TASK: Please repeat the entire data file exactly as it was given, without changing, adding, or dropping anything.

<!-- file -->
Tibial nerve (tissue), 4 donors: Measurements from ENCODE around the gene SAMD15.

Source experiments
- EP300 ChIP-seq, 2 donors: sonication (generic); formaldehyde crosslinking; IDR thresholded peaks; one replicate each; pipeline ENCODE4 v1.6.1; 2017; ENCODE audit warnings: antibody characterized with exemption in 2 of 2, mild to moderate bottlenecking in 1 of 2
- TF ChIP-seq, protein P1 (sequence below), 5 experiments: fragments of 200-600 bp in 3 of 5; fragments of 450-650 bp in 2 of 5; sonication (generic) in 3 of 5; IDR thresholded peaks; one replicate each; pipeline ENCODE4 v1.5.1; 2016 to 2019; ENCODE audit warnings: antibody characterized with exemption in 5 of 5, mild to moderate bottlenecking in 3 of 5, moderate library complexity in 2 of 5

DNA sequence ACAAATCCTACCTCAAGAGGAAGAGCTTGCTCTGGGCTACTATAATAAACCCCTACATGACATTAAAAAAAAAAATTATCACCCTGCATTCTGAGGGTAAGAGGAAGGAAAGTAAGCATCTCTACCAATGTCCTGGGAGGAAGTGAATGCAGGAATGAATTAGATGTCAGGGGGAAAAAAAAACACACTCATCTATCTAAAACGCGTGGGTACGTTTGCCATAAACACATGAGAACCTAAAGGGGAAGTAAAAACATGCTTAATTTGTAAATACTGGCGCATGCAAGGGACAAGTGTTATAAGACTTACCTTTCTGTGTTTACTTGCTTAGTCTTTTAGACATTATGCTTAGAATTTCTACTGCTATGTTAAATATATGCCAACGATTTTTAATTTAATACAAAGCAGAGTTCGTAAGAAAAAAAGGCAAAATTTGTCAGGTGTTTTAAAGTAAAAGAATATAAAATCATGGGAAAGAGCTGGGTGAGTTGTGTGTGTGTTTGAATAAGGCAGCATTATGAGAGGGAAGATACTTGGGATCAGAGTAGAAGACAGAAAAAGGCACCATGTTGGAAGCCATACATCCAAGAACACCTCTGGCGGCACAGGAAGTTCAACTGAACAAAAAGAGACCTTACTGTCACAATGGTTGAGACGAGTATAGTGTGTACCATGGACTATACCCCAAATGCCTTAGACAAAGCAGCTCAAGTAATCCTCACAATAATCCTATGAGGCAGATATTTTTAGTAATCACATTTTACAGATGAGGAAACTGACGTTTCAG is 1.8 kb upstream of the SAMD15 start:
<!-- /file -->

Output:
Tibial nerve (tissue), 4 donors: Measurements from ENCODE around the gene SAMD15.

Source experiments
- EP300 ChIP-seq, 2 donors: sonication (generic); formaldehyde crosslinking; IDR thresholded peaks; one replicate each; pipeline ENCODE4 v1.6.1; 2017; ENCODE audit warnings: antibody characterized with exemption in 2 of 2, mild to moderate bottlenecking in 1 of 2
- TF ChIP-seq, protein P1 (sequence below), 5 experiments: fragments of 200-600 bp in 3 of 5; fragments of 450-650 bp in 2 of 5; sonication (generic) in 3 of 5; IDR thresholded peaks; one replicate each; pipeline ENCODE4 v1.5.1; 2016 to 2019; ENCODE audit warnings: antibody characterized with exemption in 5 of 5, mild to moderate bottlenecking in 3 of 5, moderate library complexity in 2 of 5

DNA sequence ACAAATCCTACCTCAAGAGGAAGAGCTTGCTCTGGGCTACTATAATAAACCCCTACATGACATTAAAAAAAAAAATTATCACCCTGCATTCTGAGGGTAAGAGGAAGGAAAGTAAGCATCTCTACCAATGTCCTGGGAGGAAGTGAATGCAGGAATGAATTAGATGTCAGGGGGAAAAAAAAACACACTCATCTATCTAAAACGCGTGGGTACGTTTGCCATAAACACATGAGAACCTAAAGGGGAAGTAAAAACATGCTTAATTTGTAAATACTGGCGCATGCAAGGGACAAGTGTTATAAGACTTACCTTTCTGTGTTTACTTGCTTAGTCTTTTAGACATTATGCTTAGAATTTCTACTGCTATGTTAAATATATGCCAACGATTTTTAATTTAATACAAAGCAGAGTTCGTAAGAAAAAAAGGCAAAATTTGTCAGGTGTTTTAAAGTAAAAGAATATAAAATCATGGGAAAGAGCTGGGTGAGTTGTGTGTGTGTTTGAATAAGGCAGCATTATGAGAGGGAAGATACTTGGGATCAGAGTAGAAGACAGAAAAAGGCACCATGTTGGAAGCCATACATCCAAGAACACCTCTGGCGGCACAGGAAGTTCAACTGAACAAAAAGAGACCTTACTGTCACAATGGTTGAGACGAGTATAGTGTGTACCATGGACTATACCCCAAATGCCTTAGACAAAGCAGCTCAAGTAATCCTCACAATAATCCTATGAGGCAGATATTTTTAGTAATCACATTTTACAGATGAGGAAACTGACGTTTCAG is 1.8 kb upstream of the SAMD15 start: